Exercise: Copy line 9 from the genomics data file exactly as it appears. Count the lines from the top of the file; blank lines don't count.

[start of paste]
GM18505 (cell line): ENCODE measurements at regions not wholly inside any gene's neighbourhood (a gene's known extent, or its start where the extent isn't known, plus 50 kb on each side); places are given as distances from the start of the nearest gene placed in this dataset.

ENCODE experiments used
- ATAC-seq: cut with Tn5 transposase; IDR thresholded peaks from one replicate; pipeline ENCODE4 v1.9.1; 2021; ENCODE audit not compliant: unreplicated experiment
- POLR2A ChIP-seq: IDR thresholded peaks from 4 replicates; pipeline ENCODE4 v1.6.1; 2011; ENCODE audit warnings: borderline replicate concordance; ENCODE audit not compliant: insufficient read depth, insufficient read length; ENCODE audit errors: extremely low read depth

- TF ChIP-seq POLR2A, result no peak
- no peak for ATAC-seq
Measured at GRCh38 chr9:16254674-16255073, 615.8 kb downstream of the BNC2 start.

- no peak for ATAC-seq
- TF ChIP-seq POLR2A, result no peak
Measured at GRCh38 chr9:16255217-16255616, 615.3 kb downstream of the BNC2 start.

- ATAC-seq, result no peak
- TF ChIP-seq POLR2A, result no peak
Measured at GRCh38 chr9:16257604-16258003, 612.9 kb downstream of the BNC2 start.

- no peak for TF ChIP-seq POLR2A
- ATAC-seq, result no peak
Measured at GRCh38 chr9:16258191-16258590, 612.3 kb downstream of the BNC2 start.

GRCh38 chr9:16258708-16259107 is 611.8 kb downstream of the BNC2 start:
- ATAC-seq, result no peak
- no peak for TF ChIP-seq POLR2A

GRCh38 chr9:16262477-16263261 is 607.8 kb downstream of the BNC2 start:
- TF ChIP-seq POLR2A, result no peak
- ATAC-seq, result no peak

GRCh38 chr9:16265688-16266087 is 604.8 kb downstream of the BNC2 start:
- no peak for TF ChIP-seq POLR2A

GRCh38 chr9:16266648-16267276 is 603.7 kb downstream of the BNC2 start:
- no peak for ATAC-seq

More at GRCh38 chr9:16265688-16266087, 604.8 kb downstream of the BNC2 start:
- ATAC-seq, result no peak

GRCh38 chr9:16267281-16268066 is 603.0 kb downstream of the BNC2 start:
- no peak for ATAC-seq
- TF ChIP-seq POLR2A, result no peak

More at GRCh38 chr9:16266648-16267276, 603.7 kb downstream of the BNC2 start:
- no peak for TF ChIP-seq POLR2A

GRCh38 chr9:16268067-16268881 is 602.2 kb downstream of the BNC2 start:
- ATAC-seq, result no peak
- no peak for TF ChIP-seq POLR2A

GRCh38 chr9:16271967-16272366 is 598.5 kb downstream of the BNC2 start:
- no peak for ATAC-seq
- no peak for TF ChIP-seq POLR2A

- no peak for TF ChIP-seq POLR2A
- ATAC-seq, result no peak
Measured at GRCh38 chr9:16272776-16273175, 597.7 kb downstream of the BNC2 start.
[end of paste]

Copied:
- TF ChIP-seq POLR2A, result no peak